Attention to detail and preparation

robert d

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I wonder how many anglers on the forum are perfectionists in that some anglers, myself included, like everything to be perfect for when you turn up at a match.

Speaking for myself my hook length boxes are generally fully populated, my box is always well prepared and organised, winders and floats all neatly arrayed in order. My bait is all prepared the night before and organised simply to put in the car when I load my gear, with maggots riddled the night before with fresh maize and a sprinkling of garam masala. It's one of those little things I've always done and has held me in good stead.

When I get to my peg my set up is always the same, neat and consistent to maximize efficiency. Top kits are all doubled up and with pole rigs I generally have the same pattern and weigh floats set up in 3 offs of the same breaking strain often with 3 different line diameters, i.e. carp diamond, 0.4g x 3 on 0.17, on 0.19 and on 0.21 giving 9 of the same float to cater for different venues.

Then there's the little essentials what we can't do without, engineering pliers, my Moore and Wright electronic vernier gauge to measure hook length dia's and hood wire gauge diameters, all little quirks but all adding to the equation.

I know some anglers who go to the lengths where they even measure the length of the hair and add silicone to it so the hair hangs directly below, however for me this is an unnecessary step too far however I could be missing a trick but we all have our own quirks.

So what are your quirks, must haves and the little things you do, that for you, you have to do before you fish a match or venture out on the bank.
Im tidyish but not tidy enough looking at a few of your ace setups . I must get more organised 🥰
 

baggy

Mark Saunders
Joined
May 3, 2008
Messages
586
I wonder how many anglers on the forum are perfectionists in that some anglers, myself included, like everything to be perfect for when you turn up at a match.

Speaking for myself my hook length boxes are generally fully populated, my box is always well prepared and organised, winders and floats all neatly arrayed in order. My bait is all prepared the night before and organised simply to put in the car when I load my gear, with maggots riddled the night before with fresh maize and a sprinkling of garam masala. It's one of those little things I've always done and has held me in good stead.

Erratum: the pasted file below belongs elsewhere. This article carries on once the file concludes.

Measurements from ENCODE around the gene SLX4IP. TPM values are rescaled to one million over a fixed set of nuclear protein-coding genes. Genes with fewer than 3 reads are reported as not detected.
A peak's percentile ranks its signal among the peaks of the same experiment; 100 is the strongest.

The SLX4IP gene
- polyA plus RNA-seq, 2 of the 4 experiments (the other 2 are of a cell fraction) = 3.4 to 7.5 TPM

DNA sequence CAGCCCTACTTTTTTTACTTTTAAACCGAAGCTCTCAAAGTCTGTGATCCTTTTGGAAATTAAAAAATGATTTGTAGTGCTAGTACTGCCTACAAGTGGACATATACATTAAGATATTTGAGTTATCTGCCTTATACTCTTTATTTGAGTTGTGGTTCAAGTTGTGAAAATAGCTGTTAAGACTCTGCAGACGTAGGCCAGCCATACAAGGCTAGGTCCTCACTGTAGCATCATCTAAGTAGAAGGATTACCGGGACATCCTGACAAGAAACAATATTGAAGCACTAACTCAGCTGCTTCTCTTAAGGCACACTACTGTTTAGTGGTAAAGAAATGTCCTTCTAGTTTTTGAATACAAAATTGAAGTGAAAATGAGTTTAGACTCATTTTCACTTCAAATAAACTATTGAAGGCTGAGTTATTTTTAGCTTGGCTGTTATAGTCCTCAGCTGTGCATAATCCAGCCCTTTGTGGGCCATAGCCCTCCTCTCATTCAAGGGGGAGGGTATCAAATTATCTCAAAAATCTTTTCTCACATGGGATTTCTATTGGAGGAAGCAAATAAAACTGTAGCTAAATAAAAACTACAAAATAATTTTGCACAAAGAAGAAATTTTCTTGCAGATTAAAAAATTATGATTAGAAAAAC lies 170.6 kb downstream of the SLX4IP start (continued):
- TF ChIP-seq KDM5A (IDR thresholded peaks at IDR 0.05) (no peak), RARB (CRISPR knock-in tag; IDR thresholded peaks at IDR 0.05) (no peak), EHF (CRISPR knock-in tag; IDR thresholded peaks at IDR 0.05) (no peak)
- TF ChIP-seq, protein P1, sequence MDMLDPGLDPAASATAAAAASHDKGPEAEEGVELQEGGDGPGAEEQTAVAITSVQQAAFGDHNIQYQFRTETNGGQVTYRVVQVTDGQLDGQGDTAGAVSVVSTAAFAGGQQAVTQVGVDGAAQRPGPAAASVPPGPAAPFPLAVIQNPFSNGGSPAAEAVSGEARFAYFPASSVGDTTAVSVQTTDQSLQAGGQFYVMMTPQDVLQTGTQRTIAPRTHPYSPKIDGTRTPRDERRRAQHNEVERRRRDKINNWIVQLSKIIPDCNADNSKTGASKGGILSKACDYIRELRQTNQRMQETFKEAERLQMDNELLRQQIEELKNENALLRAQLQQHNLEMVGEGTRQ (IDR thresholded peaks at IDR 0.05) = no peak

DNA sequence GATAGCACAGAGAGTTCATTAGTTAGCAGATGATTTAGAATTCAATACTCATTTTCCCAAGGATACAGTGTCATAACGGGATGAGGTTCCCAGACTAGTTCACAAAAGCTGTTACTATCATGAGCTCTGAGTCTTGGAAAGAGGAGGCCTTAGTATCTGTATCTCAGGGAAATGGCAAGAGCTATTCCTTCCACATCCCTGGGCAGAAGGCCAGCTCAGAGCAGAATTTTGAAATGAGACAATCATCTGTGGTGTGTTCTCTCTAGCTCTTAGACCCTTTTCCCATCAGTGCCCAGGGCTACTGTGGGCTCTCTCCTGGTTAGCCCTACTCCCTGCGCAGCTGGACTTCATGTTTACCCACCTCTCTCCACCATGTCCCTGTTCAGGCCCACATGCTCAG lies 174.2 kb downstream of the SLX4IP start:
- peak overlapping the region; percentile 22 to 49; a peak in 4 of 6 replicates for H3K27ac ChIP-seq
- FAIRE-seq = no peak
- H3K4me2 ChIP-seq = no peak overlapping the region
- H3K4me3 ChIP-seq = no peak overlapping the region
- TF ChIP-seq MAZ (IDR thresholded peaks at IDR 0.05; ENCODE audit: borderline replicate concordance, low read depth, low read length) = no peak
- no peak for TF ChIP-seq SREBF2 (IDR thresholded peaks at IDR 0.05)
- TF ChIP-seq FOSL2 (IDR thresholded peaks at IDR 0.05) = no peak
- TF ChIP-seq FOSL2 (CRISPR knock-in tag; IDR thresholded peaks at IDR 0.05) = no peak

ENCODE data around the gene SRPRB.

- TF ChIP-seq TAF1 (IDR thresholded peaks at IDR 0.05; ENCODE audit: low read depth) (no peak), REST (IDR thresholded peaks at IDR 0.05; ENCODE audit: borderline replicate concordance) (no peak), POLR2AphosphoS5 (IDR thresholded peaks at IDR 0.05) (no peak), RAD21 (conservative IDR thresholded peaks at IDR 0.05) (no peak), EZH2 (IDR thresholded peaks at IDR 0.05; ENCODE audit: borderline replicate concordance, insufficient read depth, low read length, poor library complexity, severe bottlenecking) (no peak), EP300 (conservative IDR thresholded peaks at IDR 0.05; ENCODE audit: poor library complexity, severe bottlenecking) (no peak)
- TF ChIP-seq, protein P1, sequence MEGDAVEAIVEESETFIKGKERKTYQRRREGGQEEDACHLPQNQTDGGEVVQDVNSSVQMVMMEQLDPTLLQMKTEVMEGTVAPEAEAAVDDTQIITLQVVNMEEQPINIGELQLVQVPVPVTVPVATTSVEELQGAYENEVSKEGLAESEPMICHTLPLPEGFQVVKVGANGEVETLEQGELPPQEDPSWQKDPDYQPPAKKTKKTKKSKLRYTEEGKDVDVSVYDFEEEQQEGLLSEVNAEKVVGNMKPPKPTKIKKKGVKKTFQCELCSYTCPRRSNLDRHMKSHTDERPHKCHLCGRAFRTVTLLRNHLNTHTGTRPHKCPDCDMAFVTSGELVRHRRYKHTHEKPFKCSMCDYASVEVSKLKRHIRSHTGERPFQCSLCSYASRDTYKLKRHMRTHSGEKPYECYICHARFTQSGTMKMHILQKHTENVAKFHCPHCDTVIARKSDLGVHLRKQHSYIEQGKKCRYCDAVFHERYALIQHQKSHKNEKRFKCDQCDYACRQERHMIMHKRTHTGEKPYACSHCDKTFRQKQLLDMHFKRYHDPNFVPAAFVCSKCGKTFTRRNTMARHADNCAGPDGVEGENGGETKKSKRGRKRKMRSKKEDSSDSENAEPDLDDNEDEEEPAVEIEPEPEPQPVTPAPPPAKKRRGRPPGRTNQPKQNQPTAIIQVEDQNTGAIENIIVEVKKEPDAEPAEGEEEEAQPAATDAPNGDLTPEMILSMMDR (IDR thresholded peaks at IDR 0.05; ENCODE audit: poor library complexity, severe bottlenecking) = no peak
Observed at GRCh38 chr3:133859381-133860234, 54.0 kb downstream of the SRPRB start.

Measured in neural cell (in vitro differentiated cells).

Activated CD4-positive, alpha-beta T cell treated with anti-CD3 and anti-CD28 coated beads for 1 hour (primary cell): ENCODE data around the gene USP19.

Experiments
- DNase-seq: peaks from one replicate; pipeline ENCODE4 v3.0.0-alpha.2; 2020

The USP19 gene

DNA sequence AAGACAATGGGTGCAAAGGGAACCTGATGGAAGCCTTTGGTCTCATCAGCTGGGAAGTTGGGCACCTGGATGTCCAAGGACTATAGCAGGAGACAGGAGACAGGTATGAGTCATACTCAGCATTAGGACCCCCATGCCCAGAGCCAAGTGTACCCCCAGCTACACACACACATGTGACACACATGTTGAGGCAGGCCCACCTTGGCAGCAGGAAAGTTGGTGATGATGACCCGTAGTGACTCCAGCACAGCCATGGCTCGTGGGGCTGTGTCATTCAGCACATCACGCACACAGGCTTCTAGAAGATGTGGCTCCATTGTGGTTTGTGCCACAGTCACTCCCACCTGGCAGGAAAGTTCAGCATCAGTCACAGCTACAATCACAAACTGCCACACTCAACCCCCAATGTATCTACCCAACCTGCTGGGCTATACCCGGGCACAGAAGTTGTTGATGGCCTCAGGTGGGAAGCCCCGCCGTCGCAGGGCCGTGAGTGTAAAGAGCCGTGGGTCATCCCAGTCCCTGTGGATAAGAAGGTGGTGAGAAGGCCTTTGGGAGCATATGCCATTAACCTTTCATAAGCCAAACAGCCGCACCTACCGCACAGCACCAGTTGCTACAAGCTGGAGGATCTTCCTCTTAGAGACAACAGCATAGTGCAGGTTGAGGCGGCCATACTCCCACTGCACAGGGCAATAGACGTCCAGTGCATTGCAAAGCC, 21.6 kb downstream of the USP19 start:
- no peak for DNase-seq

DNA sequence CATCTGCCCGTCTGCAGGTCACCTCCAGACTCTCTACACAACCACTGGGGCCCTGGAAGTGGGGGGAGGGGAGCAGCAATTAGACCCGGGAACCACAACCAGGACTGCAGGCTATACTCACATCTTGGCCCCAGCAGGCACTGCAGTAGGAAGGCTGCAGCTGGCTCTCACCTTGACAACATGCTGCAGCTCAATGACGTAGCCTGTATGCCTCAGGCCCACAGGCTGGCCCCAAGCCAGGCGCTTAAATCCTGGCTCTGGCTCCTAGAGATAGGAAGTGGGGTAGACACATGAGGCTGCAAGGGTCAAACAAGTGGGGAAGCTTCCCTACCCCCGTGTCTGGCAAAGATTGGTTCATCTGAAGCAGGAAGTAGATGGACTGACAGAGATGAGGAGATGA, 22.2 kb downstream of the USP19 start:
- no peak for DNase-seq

When I get to my peg my set up is always the same, neat and consistent to maximize efficiency. Top kits are all doubled up and with pole rigs I generally have the same pattern and weigh floats set up in 3 offs of the same breaking strain often with 3 different line diameters, i.e. carp diamond, 0.4g x 3 on 0.17, on 0.19 and on 0.21 giving 9 of the same float to cater for different venues.

Then there's the little essentials what we can't do without, engineering pliers, my Moore and Wright electronic vernier gauge to measure hook length dia's and hood wire gauge diameters, all little quirks but all adding to the equation.

I know some anglers who go to the lengths where they even measure the length of the hair and add silicone to it so the hair hangs directly below, however for me this is an unnecessary step too far however I could be missing a trick but we all have our own quirks.

So what are your quirks, must haves and the little things you do, that for you, you have to do before you fish a match or venture out on the bank.
Dave, I’m the same. Multiple rigs ready to go, hooklengths tied, all rods made up. My box must be set up the same way every time.

Also see the thread from last week about my rigs.


8BC79A42-26C4-4458-A4EE-23026B150B98.jpeg
 

Silverfisher

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I’m not particularly tidy just make sure I have what I need and have it all within reach. I do research the living daylights out of venues and what works on them and when though, knowledge is king and all that 👍🏻
 

dave brittain 1

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Dave, I’m the same. Multiple rigs ready to go, hooklengths tied, all rods made up. My box must be set up the same way every time.

Also see the thread from last week about my rigs.


8BC79A42-26C4-4458-A4EE-23026B150B98.jpeg
Mark I could have sworn I had commented on that thread but couldn't find a response so may not have sent it. Because I had sold the majority of my commercial gear due to back problems early last year, lockdown has been spent building it back up, making my own floats, tying hook lengths and rigs up. My box, (new), is now is back how my old box was and my kit is getting there so. To be honest when I looked at what I sold, I made a fortune from duplicate pole rigs, floats etc. I had amassed far more than I would ever need and to be honest, selling a lot of it got rid of a lot of kit I rarely used. 3/4's of the commercial work I do is done with the two floats below, pellet on the deck, pellet shallow and pellet in the margins or across to islands.

I think we do collect far too much kit however as we all know you always have that one match where you have to compromise because you haven't got the right float/rig/hook etc so you go and buy it for next time and never use it :rolleyes: